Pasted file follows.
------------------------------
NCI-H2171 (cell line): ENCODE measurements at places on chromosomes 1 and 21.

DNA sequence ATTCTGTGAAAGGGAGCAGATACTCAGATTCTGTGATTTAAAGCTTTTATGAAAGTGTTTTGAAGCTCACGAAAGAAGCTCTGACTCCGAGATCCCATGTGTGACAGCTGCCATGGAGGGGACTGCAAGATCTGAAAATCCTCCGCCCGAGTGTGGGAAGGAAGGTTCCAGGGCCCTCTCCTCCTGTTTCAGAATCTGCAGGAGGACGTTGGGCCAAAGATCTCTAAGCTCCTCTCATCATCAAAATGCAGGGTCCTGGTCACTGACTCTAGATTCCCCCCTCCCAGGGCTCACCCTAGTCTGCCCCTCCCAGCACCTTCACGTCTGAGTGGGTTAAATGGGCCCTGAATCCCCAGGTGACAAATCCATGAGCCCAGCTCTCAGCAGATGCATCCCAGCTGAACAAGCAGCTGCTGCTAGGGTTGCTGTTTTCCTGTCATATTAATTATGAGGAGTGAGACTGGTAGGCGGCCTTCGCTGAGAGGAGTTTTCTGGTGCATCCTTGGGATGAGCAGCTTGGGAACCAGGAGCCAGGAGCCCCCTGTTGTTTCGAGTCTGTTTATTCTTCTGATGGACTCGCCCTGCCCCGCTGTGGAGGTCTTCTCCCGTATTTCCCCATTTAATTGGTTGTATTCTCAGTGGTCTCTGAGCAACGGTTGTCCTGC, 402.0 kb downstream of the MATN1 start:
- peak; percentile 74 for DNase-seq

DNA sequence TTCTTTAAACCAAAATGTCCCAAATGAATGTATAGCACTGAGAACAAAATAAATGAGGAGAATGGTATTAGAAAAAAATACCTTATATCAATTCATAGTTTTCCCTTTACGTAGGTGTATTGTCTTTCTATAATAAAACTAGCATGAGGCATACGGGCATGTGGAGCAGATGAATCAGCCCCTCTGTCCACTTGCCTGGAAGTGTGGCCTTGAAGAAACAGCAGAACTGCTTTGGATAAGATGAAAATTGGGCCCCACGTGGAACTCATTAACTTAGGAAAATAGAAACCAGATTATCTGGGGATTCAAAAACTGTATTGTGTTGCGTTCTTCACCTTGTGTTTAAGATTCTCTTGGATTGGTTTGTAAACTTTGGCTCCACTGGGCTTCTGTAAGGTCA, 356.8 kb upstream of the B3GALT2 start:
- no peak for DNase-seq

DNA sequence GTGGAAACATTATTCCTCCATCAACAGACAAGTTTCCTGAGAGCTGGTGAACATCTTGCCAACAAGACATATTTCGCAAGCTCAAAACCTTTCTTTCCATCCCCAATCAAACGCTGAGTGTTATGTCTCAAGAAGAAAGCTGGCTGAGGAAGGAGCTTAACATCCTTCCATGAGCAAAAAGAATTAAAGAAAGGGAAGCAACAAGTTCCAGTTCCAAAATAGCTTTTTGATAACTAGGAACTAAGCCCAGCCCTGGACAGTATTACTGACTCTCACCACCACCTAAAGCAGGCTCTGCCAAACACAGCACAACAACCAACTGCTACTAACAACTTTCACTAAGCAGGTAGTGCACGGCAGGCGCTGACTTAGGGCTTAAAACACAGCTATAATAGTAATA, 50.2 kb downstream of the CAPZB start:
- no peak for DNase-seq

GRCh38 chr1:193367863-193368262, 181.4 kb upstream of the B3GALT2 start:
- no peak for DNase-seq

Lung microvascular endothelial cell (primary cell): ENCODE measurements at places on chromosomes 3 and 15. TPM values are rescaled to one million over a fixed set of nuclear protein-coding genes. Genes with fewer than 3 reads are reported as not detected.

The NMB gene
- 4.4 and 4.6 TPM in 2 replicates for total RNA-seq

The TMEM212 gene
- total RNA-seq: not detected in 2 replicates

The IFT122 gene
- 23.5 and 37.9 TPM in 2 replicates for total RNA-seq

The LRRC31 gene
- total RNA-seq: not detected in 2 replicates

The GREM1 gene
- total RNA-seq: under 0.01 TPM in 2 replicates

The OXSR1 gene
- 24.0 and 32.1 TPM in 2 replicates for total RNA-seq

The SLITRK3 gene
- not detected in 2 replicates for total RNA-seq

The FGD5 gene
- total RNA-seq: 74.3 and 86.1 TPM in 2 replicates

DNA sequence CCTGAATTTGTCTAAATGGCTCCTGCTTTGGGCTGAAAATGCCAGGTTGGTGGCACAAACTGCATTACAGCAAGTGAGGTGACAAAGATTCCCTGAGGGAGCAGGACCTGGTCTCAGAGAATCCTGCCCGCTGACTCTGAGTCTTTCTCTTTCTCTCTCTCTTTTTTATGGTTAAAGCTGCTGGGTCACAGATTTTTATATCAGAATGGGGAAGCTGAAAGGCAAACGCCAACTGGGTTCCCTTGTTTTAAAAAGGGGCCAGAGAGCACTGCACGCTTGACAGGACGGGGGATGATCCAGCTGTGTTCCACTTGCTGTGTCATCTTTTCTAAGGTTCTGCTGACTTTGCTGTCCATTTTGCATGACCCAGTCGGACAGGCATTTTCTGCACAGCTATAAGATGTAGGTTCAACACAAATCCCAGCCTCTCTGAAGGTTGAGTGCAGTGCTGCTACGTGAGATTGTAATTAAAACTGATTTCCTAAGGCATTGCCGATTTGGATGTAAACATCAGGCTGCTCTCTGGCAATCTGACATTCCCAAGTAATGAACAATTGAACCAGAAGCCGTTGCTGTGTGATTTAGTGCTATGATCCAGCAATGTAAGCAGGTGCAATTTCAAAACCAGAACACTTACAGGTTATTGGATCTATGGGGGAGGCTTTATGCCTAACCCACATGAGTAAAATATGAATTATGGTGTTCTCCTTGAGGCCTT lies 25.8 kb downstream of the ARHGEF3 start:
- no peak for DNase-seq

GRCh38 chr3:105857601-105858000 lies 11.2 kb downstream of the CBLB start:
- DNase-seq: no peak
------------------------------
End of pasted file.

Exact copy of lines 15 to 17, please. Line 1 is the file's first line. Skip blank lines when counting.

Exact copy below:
The IFT122 gene
- 23.5 and 37.9 TPM in 2 replicates for total RNA-seq

The LRRC31 gene